转载自ACM Queue – GFS: Evolution on Fast-forward
A discussion between Kirk McKusick (known for his work on BSD Unix, including the original design of the Berkeley Fast File System) and Sean Quinlan (served as the GFS tech leader for a couple of years and continues now as a principal engineer at Google) about the origin and evolution of the Google File System.
The discussion starts, appropriately enough, at the beginning—with the unorthodox decision to base the initial GFS implementation on a single-master design. At first blush, the risk of a single centralized master becoming a bandwidth bottleneck—or, worse, a single point of failure—seems fairly obvious, but it turns out Google’s engineers had their reasons for making this choice.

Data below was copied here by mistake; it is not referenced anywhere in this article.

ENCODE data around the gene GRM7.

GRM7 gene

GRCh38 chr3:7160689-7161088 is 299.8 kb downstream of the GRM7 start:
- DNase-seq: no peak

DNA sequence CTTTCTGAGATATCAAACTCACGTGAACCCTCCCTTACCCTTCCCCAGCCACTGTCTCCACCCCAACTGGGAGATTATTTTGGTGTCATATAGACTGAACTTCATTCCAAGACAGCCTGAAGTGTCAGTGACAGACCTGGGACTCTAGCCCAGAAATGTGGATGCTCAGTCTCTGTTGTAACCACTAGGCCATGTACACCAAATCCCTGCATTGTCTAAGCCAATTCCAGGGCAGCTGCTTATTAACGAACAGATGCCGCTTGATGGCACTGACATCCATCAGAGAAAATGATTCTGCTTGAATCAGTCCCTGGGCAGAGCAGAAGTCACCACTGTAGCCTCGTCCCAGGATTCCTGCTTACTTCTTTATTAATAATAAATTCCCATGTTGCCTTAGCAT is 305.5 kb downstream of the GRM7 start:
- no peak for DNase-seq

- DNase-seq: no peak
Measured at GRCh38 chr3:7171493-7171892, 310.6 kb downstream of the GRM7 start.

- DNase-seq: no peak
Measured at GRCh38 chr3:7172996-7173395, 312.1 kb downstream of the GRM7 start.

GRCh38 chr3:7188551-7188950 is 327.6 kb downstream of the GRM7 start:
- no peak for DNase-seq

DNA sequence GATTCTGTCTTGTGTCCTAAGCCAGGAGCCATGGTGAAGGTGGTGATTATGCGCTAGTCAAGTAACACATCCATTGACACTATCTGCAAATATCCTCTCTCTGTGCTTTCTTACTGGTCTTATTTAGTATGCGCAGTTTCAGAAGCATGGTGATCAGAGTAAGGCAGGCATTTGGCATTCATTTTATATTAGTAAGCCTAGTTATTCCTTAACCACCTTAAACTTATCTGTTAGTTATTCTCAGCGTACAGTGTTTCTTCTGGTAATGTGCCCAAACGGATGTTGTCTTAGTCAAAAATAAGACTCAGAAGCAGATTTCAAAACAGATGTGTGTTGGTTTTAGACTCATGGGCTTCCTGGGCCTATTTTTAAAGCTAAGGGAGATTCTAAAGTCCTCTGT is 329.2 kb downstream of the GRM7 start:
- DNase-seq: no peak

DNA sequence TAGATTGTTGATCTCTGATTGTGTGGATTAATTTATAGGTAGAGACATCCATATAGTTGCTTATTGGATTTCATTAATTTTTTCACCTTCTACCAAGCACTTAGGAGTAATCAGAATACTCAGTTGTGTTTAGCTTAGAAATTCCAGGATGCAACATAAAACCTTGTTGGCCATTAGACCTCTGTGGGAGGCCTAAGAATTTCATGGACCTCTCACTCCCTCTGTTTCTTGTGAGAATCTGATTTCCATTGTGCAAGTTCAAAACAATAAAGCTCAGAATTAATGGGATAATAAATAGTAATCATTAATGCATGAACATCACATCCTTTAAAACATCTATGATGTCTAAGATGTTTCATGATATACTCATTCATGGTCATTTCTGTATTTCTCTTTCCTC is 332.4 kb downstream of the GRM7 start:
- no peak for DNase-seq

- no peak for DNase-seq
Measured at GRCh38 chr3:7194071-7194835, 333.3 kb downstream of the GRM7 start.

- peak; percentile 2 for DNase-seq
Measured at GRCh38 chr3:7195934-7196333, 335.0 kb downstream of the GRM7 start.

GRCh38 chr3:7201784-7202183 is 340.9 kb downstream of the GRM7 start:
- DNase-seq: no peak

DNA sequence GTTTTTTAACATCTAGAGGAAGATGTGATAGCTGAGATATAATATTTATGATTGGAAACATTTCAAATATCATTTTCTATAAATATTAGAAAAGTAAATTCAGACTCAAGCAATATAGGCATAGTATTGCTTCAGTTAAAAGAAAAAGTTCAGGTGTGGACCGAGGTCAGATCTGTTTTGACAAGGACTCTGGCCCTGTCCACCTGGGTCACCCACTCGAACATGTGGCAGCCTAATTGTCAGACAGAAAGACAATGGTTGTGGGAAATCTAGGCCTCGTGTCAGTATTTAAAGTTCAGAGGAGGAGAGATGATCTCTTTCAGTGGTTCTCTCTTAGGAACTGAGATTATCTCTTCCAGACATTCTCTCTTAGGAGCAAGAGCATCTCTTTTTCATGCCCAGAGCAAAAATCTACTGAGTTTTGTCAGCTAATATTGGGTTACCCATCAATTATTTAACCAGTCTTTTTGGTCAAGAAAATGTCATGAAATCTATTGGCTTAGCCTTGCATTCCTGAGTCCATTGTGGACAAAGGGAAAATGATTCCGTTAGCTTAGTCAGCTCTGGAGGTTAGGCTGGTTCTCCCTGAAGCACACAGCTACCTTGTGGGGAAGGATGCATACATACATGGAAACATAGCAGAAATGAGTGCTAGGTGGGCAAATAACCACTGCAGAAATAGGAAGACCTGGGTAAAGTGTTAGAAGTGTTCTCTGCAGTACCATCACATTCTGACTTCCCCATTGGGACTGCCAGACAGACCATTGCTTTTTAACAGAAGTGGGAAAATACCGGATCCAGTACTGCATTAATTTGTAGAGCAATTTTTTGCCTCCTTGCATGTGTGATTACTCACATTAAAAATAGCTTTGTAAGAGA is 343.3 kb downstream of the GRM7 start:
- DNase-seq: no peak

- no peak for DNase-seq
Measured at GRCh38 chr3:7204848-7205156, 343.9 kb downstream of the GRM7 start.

GFS: EVOLUTION ON FAST-FORWARD
A DISCUSSION BETWEEN KIRK MCKUSICK AND SEAN QUINLAN ABOUT THE ORIGIN AND EVOLUTION OF THE GOOGLE FILE SYSTEM.
During the early stages of development at Google, the initial thinking did not include plans for building a new file system. While work was still being done on one of the earliest versions of the company’s crawl and indexing system, however, it became quite clear to the core engineers that they really had no other choice, and GFS (Google File System) was born.